How supply chains became a challenge for private equity

Almost 25 per cent of respondents are feeling a lot of pressure

The private equity industry simply hasn't had a chance to catch its breath in months – first, it was rising inflation that provoked turbulence. Then the outbreak of war in Ukraine brought on the next wave of worries. Now, massive supply chain issues for the portfolio companies have been added to the mix, leaving private equity investors struggling for air as evidenced in the latest FINANCE Midmarket Private Equity Monitor.

The industry magazine FINANCE, in conjunction with Deutsche Beteiligungs AG (DBAG), regularly conducts an anonymous survey amongst investment managers at 50 mid-market private equity houses on their current market assessment. The key question this time was what supply chain issues mean for private equity. The survey results are crystal clear: most financial investors, or rather their portfolio companies, are struggling with supply chain issues.

Inflation and rising interest rates impose additional challenges for private equity
Around 80 per cent of private equity managers surveyed named supply chain issues as a challenge. How big of a challenge, however, is a matter of perspective, with 23 per cent of respondents seeing supply chain issues as a very significant challenge.

38 per cent of respondents felt that supply chain issues were a challenge, albeit a minor one, and that inflation and rising interest rates represented the biggest challenge for private equity at this time. This comes as no surprise, as the current financing environment has a major impact upon the deals a private equity fund can strike – and even might want to strike – as well as in the terms and conditions and the profitability of the transaction.

DBAG agrees that supply chain issues pose a challenge, but a manageable one. Torsten Grede, Spokesman of DBAG’s Board of Management, said: "While supply chain disruptions compromise some of our portfolio companies, these companies only account for around 16 per cent of DBAG's portfolio value as at the end of September 2022."

About 19 per cent of respondents said that supply chain issues only posed a minor challenge, without commenting on inflation and rising interest rates. Another 19 per cent stated that supply chain issues had barely been a challenge, or none at all. It is important to note portfolio compositions in this context. The more industrial companies there are in a financial investor's portfolio, the higher the likelihood of supply chain issues presenting a challenge, whilst private equity investors with a portfolio focused on service providers are less likely to be encountering such issues.

Financial investors and their portfolio companies seem to have differing views on what supply chain issues they are facing. 69 per cent of private equity managers branded rising commodity prices as the biggest challenge (multiple answers possible). More than half the respondents (58 per cent) named general issues such as delays, and almost half of respondents (42 per cent) noted an increase in shipping costs. Around twelve per cent highlighted dwindling transport capacity.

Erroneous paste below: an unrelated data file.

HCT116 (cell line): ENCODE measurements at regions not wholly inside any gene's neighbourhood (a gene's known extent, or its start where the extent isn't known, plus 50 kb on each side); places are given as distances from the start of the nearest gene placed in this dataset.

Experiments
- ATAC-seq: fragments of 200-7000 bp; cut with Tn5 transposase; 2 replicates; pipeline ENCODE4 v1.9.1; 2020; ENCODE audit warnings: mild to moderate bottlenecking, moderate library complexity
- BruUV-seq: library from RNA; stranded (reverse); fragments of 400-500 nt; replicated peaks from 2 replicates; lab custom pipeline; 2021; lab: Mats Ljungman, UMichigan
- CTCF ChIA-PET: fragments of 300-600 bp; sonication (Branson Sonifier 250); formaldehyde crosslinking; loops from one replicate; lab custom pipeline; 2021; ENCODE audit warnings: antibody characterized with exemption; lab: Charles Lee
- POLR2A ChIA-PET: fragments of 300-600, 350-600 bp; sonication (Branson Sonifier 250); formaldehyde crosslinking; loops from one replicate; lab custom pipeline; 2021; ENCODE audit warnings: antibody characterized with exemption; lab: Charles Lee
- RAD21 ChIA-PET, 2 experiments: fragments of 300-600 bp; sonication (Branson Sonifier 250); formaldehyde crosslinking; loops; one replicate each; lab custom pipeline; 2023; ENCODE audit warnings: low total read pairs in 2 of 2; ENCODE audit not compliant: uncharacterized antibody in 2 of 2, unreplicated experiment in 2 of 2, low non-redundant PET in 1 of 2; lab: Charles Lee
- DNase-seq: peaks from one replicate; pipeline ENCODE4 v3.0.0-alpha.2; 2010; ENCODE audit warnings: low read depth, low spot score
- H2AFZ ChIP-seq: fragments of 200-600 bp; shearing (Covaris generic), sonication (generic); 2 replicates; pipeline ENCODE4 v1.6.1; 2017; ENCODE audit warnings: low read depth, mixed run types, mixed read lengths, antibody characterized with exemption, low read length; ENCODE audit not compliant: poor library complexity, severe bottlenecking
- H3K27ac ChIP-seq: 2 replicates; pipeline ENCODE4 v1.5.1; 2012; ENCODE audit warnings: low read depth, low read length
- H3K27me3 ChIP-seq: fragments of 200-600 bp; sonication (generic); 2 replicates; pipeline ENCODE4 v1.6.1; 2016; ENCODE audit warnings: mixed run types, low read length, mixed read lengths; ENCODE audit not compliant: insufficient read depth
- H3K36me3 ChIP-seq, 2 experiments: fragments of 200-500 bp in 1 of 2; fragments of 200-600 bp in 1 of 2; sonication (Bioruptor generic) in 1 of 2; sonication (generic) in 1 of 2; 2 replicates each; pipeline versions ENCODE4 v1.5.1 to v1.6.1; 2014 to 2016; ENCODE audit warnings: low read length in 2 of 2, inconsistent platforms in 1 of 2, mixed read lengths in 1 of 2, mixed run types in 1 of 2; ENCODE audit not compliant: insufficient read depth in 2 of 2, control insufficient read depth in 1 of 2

Despite the challenges waiting along the supply chain, the majority of private equity portfolio companies have been able to continue their operations unchanged. Only 23 per cent of respondents reported that portfolio companies had been facing total disruptions of their supply chains, be it in the short or long term. A mere twelve per cent of respondents had to deal with supplier defaults. Eight per cent of those to whom the survey was sent did not respond.

Private equity keeps hiring – but at a slower pace
Whether it's sourcing new transactions or work at portfolio companies – there's plenty to do in private equity. But as salaries rise in response to rising inflation rates, financial investors are reluctant to hire.

While none of the private equity firms surveyed plan any deep cuts in their investment management staff, eight per cent indicated they might slightly reduce their teams. 46 per cent stated that team sizes would remain the same versus June 2022, whilst 38 per cent are looking to slightly strengthen their teams. Back in June 2022, almost half (48 per cent) of respondents wanted to slightly increase the number of investment management staff. Only eight per cent are planning a marked increase, versus six per cent in the previous survey.

DBAG ranks amongst the financial investors that added to their manager numbers: the team grew from 77 to 89 members within one year. DBAG Spokesman Grede explained: "The team registering the biggest addition was our Investment Advisory Team. With 37 investment professionals, it has grown by almost a third since last year."